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       cvsutils - CVS utilities for use in working directories


       cvsu [options]
       cvsco  [ options ]
       cvsdiscard  [ options ]
       cvspurge  [ options ]
       cvstrim  [ options ]
       cvschroot  [ options ]
       cvsdo  [ options ]


       The  idea  of  cvsutils  is to facilitate working with the files in the
       working  directory  of  a  developer  using  CVS  (Concurrent  Versions

       From  the  point  of  view  of CVS, working directories have low value,
       since they can easily be recreated  using  the  cvs  checkout  command.
       Also  the  cvs  update  command will show the status of the files, i.e.
       whether they have been modified, added or removed.

       CVS in it’s current state is a client-server system that does  most  of
       its  work  on the server side. CVS provides only few (if any) means for
       managing the working directory without communicating with the server.

       There are, however, several reasons why such means are necessary:

       *      There is enough information on the client side  to  create  fast
              tools  for  sorting  and  purging  the working directory without
              contacting the CVS server.

       *      Checking out a big module over a slow line  can  take  too  much

       *      There should be support for disconnected operations.

       *      CVS  poses  certain unnecessary restrictions on read-only users,
              e.g.  cvs add command doesn’t work for them.


       cvsu is "cvs update offline". It lists the files found in  the  current
       directory (or in the directories which you specify). Following is taken
       into account:

       *      Attributes of the file.

       *      Information about the file in CVS/Entries.

       *      Timestamp of the  file  compared  to  the  timestamp  stored  in

       Run  cvsu --help to see supported command line options. The options can
       be abbreviated.  This functionality is provided by Perl, and  can  vary
       from one machine to another.


       cvsco  is  a  "cruel  checkout".  In other words, it removes results of
       compilation and discards local changes. It deletes all the files except
       listed  unmodified  ones  and  checks  out everything which seems to be
       missing.  Please note, that cvsco doesn’t update  files  which  haven’t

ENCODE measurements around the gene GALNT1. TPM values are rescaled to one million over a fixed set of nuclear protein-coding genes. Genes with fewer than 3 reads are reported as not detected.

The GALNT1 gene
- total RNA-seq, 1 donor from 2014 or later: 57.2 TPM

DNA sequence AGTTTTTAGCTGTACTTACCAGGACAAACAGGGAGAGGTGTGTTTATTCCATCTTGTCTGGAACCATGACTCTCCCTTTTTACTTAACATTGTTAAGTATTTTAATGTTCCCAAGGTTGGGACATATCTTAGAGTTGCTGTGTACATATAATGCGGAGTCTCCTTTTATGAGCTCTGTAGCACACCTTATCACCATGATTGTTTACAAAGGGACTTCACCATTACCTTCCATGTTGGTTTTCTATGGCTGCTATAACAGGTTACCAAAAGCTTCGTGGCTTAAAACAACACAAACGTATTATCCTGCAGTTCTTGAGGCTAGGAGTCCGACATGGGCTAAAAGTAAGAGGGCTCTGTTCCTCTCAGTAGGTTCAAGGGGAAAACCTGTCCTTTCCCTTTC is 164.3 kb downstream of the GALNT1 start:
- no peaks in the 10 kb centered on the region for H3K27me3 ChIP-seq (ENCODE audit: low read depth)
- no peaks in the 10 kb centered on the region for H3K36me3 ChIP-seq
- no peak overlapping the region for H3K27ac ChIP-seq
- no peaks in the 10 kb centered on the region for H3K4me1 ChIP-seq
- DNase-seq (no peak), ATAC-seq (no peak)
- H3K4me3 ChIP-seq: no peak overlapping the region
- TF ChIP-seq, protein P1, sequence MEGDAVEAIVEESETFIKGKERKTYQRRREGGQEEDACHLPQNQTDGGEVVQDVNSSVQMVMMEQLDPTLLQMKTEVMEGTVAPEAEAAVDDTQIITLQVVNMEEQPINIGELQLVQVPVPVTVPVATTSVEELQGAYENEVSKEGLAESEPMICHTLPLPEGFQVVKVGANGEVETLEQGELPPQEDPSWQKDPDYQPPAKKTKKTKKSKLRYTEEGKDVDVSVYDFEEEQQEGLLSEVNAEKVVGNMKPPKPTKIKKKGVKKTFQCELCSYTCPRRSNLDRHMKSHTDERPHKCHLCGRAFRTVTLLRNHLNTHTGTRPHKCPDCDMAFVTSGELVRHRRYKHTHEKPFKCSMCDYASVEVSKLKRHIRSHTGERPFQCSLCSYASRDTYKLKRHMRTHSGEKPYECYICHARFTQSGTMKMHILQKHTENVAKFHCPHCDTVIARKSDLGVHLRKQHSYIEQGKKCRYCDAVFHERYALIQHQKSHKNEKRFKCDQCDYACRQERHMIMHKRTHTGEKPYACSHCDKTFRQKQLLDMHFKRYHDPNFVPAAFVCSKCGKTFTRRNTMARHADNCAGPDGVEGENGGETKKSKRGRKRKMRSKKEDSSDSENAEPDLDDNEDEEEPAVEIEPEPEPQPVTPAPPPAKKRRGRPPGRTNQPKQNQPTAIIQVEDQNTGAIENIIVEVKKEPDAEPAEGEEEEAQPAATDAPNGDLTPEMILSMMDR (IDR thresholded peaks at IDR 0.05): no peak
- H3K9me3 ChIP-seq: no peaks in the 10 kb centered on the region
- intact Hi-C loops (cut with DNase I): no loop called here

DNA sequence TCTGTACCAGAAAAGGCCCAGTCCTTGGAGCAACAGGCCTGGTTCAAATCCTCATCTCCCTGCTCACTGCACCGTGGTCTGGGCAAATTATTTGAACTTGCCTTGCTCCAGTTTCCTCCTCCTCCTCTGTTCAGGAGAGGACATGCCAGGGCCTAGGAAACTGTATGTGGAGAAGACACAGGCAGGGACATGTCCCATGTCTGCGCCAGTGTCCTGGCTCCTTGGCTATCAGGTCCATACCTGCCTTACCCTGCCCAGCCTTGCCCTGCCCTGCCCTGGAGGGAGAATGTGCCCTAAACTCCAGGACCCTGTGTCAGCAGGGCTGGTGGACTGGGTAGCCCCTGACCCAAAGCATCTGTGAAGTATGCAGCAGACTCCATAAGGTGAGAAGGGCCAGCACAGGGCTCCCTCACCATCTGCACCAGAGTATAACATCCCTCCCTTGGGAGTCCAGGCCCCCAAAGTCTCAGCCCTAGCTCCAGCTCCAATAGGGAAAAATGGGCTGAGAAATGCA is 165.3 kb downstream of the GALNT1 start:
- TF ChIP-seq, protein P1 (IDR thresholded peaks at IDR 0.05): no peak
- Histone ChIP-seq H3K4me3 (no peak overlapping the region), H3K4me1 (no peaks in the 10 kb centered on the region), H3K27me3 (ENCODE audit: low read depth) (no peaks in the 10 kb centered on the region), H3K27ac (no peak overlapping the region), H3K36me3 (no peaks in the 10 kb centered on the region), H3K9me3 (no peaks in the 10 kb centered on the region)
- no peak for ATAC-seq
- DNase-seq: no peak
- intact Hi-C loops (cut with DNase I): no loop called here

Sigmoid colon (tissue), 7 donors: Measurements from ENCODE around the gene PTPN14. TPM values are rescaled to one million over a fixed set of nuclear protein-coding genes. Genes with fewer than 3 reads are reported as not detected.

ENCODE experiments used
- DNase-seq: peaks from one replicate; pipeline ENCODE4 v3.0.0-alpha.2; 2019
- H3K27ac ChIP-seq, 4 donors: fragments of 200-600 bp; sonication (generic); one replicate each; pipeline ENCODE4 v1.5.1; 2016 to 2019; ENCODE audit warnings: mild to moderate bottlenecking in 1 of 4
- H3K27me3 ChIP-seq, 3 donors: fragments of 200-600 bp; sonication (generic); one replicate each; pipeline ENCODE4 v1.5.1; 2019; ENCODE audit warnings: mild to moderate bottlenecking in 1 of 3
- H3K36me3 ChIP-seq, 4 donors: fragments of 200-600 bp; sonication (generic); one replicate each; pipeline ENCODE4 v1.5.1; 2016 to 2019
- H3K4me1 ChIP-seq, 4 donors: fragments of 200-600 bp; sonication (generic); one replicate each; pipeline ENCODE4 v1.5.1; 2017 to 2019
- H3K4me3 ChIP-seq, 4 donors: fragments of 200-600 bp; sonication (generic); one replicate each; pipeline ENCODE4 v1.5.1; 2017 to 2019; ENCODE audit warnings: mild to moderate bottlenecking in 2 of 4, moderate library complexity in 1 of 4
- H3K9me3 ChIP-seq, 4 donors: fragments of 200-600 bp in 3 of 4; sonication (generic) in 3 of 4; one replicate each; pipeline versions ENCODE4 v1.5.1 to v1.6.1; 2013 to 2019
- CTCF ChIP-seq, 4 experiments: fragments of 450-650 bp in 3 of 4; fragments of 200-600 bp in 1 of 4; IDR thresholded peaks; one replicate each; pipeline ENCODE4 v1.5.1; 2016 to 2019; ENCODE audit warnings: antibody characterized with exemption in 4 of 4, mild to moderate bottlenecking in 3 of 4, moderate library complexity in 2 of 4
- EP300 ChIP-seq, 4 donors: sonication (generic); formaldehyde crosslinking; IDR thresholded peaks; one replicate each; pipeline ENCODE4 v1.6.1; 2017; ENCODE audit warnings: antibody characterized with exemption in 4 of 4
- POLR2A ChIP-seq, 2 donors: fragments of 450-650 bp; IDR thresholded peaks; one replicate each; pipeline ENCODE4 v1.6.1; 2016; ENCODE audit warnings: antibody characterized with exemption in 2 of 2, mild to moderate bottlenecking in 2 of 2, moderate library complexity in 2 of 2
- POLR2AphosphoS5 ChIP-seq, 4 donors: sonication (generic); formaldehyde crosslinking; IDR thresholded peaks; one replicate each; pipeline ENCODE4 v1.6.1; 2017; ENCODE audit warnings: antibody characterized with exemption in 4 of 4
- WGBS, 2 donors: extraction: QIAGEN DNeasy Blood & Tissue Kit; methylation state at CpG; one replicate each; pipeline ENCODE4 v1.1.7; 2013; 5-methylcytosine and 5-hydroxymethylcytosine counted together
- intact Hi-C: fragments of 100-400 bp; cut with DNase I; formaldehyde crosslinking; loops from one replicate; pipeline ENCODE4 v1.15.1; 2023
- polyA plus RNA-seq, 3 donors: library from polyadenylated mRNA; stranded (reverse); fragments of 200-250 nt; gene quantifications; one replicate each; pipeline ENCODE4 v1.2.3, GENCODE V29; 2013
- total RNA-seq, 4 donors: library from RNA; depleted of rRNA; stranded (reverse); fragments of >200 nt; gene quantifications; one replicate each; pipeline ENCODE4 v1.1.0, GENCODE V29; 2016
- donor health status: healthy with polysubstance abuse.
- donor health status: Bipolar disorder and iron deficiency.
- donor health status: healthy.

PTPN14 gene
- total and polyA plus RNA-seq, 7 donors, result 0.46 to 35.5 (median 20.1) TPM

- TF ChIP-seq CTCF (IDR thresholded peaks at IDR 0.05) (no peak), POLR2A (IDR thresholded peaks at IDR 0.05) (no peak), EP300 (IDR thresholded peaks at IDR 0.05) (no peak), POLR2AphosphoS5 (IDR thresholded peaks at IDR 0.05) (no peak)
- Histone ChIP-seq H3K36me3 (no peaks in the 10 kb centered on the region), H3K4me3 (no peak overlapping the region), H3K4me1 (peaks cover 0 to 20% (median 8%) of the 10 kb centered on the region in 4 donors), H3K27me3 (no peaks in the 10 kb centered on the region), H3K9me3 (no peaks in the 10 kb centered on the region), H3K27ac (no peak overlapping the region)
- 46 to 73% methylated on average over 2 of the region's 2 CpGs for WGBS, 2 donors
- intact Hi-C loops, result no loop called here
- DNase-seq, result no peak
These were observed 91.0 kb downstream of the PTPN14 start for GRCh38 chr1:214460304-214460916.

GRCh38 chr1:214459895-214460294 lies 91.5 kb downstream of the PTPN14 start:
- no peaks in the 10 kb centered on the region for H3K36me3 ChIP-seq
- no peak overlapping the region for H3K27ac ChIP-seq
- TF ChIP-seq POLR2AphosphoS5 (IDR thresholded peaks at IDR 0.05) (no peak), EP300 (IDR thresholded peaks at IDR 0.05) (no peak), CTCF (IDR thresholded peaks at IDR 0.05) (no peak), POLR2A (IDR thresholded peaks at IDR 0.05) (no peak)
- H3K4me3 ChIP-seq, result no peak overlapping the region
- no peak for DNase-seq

been modified locally. It only reloads missing files and files which it


       cvsdiscard is "discard my changes". In other words, it  discards  local
       changes  but  keeps results of compilation. It works like cvsco, but it
       only deletes files which are likely to cause merge conflicts.


       cvspurge leaves all files known to CVS, but removes the  rest.   Unlike
       cvsco,  it  doesn’t  remove  local changes.  It is useful to test local
       changes in the otherwise clean source tree.


       cvstrim removes files and directories unknown to CVS. Files  listed  in
       .cvsignore  are  not  removed. The idea is to remove the files that are
       not resulted from the normal build process -  backups,  coredumps  etc.
       cvstrim relies on .cvsignore files being correct. Note that the backups
       for modified files are removed.


       cvschroot makes it possible to change CVS/Root in all subdirectories to
       the  given  value.  Currently  the  only  argument  accepted is the new
       CVSROOT value.  Old-style CVS/Repository files that  contain  the  full
       path  to  the  repository  are updated to reflect the change. New-style
       CVS/Repository don’t need to be changed. If  the  environment  variable
       CVSROOT  is  defined,  it  overrides the contents of CVS/Root. In other
       words, it is treated as the old CVS root.


       cvsdo simulates some of the CVS commands  (currently  add,  remove  and
       diff)  without  any access to the CVS server. Using cvsdo add and cvsdo
       remove allows you to create diffs with cvs diff -N, and all removed and
       added  files  will appear in the diff correctly, as if you had used cvs
       add and cvs remove respectively.

       cvsdo diff tries to locate the backup copies of the modified files.  If
       they  can  be  found,  they are compared with the current version using
       diff.  Only those backup copies are used  that  have  the  modification
       date equal the date listed in CVS/Entries for the modified file.  cvsdo
       diff patches the diff output to  make  it  more  robust  to  apply.  An
       exception  is made for files named "ChangeLog" - in this case diff will
       be instructed to omit all context lines,  so  that  the  patch  can  be
       applied  even if other changes have been written to the ChangeLog. Also
       the added files are handled properly. The header of the diff output  is
       patched in such way that at least GNU patch will create a new file when
       the resulting patch is applied and remove that file when the  patch  is


       cvsutils is covered by the GNU General Public License (GPL).


       cvs(1), cvs2cl(1).


       This  manual  page was written by Uwe Hermann <>, for the
       Debian GNU/Linux system (but may be used by others).

                               February 27, 2002                   CVSUTILS(1)